The Indian Space Research Organisation (ISRO) announced on Tuesday that Chandrayaan-3 has reported new findings, marking the first-ever in-situ measurement of Sulphur on the Moon.
The Laser-Induced Breakdown Spectroscopy (LIBS) instrument onboard Pragyan Rover has also identified elements such as Aluminium, Calcium, Iron, Chromium, Titanium, Manganese, Silicon, and Oxygen, aligning with expectations. The search for Hydrogen is currently ongoing, the space agency said.
The LIBS instrument was developed at the Laboratory for Electro-Optics Systems (LEOS)/ISRO in Bengaluru.
In another update, ISRO shared information about the Pragyan Rover's ongoing expedition on the lunar South Pole.
The official ISRO account on X (formerly Twitter) provided an update from the perspective of the rover itself.
The message indicated that the rover is now en route to unveiling the Moon's mysteries.
The Pragyan Rover also reported that it is in communication with its companion, the Vikram Lander, and both are in good condition. The message concluded with an optimistic note about forthcoming discoveries.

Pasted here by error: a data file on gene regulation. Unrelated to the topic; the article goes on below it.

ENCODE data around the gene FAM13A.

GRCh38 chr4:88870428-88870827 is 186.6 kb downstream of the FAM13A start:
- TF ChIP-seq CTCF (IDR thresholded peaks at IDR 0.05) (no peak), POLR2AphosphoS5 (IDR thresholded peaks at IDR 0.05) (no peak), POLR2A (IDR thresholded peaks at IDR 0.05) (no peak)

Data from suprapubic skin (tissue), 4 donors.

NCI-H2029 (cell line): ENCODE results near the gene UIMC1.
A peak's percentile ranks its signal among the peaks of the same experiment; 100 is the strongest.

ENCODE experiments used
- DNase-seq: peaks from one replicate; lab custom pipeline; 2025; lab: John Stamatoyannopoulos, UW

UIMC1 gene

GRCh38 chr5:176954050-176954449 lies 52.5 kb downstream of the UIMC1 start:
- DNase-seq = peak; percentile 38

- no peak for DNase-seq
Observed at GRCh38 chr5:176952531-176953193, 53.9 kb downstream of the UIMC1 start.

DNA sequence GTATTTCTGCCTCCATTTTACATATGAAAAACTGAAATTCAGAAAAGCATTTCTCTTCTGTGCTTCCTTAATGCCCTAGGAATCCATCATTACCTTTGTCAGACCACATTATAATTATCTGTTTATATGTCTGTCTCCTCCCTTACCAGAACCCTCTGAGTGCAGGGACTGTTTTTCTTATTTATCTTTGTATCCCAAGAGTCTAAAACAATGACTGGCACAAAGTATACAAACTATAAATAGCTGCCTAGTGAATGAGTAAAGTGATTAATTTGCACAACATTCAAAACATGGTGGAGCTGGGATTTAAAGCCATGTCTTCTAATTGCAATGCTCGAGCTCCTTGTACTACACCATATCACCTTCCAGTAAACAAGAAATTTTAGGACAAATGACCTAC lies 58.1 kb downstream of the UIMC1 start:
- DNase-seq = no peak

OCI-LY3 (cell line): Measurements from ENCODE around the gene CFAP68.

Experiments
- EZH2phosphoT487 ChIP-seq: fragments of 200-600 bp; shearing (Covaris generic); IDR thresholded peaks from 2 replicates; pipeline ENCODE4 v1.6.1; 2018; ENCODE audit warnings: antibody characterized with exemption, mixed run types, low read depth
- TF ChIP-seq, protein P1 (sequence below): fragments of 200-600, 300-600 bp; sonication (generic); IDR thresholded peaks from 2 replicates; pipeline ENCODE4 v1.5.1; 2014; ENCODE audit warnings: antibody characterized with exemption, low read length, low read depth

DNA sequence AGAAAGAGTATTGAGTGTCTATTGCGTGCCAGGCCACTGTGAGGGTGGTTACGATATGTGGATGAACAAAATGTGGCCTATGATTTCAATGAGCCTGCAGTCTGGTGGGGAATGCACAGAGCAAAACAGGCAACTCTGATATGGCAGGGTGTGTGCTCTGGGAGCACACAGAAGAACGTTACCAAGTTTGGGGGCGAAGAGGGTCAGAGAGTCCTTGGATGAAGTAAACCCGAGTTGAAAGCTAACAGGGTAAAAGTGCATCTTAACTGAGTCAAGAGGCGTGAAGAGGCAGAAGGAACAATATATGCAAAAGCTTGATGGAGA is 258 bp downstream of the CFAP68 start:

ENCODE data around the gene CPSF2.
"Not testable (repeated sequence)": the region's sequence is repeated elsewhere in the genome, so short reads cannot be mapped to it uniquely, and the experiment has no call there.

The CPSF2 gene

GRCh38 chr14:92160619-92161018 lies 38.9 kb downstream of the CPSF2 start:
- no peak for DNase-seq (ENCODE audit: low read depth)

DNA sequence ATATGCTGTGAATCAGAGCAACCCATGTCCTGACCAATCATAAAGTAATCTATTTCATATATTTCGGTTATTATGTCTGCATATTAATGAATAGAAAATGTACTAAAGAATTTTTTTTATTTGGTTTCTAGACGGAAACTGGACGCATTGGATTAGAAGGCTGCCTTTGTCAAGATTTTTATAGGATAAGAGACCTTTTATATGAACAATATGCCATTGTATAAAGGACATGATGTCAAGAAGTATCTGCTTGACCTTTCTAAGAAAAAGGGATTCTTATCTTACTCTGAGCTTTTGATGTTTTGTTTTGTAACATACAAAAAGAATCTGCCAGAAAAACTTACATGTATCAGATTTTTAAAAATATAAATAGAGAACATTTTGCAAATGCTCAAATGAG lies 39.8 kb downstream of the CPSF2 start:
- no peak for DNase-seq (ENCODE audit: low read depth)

"Hello earthlings! This is #Chandrayaan3's Pragyan Rover. I hope you're doing well. I want to let everyone know that I'm on my way to uncover the secrets of the Moon. Me and my friend Vikram Lander are in touch. We're in good health. The best is coming soon," ISRO InSight posted on X (formerly known as Twitter).
On August 28, ISRO revealed that the Pragyan Rover encountered a 4-meter diameter crater on the lunar surface.
The organisation informed that the Rover had been directed to retrace its path and is now safely navigating along a new trajectory.
India achieved a significant milestone on August 23, as the Chandrayaan-3 lander module effectively touched down on the moon's South pole.
With this achievement, India has become the fourth country, following the US, China, and Russia, to successfully achieve a soft landing on the lunar surface, solidifying its position in lunar exploration history.